Durrës beach: http://www.shkendijatravel.com/wp-content/uploads/2014/12/durres_albania_plaze.jpeg (in http://www.shkendijatravel.com/durres-port/)

PRICKLY PEAR AND THE COLUMBIAN EXCHANGE

Bangkok, 23 January, 2015

One of the most far-reaching effects of Christopher Columbus’s discovery of the Americas was the so-called Columbian Exchange, the exchange of plants and animals (and bacteria and viruses) between the Americas and the rest of the world. This map shows some of the major crops and livestock which made the journey in either direction between the Americas and Europe.
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We see, for instance, that the tomato crossed to Europe from the Americas, along with the turkey and corn (and possibly syphilis), while the cow, the horse, and the onion, went the other way, along with smallpox, measles, typhus, and a whole series of other diseases (the diseases nearly wiping out the Amerindian populations).

But I want to focus on a plant which normally doesn’t get mentioned in discussions of the Columbian Exchange: the prickly pear, a plant whose history is very much centered on Mexico. Here, we have an exemplar standing guard, as it were, at the site of Teotihuacan.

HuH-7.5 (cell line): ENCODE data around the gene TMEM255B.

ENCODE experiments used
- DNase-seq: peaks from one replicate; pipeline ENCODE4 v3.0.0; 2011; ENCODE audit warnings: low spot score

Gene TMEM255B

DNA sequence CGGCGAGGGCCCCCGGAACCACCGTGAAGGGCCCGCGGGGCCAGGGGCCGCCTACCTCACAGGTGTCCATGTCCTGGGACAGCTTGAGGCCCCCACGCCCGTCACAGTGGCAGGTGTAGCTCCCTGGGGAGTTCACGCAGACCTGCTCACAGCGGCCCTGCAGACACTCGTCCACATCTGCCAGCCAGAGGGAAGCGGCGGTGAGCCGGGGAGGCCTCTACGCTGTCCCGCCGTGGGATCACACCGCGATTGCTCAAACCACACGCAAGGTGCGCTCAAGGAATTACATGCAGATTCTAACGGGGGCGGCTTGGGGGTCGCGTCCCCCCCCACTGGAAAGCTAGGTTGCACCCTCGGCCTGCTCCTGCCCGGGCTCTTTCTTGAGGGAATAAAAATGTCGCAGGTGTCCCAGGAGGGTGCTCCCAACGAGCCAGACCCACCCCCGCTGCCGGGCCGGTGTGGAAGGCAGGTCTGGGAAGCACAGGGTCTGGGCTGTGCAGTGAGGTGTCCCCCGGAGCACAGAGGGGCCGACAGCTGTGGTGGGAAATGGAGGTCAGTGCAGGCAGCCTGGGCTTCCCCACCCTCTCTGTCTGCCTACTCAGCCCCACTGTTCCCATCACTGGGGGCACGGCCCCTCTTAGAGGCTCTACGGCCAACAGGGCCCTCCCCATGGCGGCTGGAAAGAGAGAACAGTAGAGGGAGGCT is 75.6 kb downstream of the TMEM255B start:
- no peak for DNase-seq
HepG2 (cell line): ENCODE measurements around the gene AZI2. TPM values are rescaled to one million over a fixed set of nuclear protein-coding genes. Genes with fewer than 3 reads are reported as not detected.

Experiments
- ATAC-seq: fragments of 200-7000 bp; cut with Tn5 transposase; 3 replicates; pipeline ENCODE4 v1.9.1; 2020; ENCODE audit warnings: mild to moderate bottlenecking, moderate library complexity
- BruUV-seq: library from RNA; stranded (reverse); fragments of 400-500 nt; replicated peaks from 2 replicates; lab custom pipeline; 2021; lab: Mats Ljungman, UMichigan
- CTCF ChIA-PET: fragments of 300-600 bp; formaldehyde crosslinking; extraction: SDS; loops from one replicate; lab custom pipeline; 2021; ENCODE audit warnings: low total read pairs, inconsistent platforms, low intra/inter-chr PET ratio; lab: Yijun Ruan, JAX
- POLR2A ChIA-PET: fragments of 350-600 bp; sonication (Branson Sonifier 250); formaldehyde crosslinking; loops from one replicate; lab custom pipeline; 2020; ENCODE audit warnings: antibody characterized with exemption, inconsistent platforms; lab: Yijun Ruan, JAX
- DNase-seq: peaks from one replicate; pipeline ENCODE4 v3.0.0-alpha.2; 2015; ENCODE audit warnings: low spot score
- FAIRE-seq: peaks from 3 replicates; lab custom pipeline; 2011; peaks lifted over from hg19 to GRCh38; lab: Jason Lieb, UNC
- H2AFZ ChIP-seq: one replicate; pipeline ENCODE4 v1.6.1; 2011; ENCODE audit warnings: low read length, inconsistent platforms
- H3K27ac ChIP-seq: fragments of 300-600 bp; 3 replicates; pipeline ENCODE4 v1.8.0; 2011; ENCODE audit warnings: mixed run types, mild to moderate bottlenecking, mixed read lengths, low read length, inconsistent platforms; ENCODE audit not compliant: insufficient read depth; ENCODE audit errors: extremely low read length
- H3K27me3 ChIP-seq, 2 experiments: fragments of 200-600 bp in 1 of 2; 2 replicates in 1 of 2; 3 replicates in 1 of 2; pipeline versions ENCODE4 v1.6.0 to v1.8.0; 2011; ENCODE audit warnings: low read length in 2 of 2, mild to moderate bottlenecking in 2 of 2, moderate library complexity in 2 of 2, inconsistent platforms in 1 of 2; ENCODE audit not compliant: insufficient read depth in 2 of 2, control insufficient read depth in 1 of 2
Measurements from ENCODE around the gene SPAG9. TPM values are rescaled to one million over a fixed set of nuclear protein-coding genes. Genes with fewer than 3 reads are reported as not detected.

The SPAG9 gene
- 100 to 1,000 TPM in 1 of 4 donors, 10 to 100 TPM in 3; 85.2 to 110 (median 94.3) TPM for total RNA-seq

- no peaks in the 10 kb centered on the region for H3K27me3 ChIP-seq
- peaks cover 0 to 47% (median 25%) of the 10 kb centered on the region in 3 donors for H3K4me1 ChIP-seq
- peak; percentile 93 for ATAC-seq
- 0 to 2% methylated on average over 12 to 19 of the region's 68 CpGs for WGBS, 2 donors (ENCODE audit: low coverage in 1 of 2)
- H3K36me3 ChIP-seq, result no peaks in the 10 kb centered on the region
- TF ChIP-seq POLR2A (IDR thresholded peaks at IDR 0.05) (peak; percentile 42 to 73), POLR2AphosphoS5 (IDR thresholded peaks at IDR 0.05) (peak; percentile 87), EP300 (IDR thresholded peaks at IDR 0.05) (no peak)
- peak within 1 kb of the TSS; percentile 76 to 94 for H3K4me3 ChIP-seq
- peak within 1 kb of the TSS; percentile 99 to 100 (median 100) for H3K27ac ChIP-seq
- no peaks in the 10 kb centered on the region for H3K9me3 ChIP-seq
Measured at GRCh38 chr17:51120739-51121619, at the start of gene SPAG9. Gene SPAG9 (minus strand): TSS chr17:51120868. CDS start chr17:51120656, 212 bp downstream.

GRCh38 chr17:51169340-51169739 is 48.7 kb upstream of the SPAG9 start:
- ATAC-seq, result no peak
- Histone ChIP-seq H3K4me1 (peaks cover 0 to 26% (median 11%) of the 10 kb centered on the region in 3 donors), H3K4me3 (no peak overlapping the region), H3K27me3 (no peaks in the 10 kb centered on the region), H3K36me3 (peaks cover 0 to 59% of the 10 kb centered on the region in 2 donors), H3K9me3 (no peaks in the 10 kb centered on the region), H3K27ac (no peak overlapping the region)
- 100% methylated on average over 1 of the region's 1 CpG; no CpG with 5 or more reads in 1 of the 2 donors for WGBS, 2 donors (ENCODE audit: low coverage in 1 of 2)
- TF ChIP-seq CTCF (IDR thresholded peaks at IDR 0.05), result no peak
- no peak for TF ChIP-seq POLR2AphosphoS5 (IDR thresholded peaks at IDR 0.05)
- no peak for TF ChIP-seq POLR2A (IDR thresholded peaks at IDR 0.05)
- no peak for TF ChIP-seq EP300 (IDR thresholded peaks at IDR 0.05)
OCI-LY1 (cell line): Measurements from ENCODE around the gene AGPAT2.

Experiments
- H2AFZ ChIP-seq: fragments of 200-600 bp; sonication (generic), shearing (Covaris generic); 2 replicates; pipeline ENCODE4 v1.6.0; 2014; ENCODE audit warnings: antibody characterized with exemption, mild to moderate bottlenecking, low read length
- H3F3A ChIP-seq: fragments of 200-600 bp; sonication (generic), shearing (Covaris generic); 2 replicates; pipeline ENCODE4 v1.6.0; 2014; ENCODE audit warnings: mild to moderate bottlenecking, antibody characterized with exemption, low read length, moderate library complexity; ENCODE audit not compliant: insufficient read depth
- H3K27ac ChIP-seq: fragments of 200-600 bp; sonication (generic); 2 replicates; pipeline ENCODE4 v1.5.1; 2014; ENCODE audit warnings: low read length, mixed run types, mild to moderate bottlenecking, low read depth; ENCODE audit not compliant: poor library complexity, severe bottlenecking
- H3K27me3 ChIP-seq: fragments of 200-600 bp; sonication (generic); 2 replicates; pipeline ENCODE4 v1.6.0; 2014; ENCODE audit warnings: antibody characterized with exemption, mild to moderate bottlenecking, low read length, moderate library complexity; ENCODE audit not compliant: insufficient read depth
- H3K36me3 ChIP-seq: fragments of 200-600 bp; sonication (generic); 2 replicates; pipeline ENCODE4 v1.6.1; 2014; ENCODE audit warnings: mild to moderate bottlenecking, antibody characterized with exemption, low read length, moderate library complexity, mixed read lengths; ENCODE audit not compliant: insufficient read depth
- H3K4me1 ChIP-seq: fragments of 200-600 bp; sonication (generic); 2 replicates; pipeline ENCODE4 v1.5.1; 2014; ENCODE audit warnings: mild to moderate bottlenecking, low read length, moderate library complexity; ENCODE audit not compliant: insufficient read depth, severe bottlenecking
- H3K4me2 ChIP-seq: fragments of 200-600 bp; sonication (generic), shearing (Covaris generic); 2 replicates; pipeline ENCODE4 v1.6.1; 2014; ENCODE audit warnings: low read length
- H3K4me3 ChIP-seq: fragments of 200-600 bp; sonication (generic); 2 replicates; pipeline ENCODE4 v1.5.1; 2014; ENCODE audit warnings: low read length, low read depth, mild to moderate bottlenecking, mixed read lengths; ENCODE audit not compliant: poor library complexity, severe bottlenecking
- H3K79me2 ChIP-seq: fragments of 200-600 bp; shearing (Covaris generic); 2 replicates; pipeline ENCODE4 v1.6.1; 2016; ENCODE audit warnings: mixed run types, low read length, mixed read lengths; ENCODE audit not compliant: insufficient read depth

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In fact, the prickly pear is so centered on Mexico that it graces the Mexican flag as part of the latter’s central emblem (for those with “mature” eyesight like mine, it’s what the eagle is grasping with its talons at the same time as it grasps that snake in its beak).
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Maybe the prickly pear’s low profile in Columbian Exchange discussions is because it’s such a nasty, spiny plant, which really doesn’t endear itself to anyone.
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Or maybe because it’s not much of a commercial crop; the Food and Agricultural Organization, which collects global statistics on some 160 crops, collects no statistics on the prickly pear, for instance.

Whatever the reason, I wish to right this injustice and pay tribute to the prickly pear and its role in the great Columbian Exchange. It may perhaps have played a modest economic role, but it helped to fill many an empty stomach, and it sure as hell has played an important ecological role, sometimes wreaking havoc in the ecosystems into which it was thoughtlessly thrust.

I first met our prickly friend in the country of my birth, Eritrea. Here, you see a specimen in front of the delightful little train which runs from Asmara down to the seaport of Masawa on the Red Sea.
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I have a vivid memory of taking that train to go down to the coast for a holiday on the beach.

It was the Italians who, as colonial masters
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introduced the prickly pear (please note the plant waving at us from behind the colonial troops and their Italian officer). The Italian colonialists brought it from the mother country, of course, where it grows in profusion in the more arid southern regions of the country. We have here an example gracing the ruins of Agrigento in Sicily.